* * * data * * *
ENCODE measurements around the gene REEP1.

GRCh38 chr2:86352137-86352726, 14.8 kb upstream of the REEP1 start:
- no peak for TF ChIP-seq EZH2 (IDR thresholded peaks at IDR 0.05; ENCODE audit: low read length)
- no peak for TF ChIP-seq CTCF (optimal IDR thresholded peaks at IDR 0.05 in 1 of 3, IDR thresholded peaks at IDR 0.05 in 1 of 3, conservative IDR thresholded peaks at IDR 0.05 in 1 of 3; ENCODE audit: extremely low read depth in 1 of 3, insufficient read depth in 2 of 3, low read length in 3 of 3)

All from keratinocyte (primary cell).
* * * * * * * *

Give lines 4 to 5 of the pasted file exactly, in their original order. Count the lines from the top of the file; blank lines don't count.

- no peak for TF ChIP-seq CTCF (optimal IDR thresholded peaks at IDR 0.05 in 1 of 3, IDR thresholded peaks at IDR 0.05 in 1 of 3, conservative IDR thresholded peaks at IDR 0.05 in 1 of 3; ENCODE audit: extremely low read depth in 1 of 3, insufficient read depth in 2 of 3, low read length in 3 of 3)

All from keratinocyte (primary cell).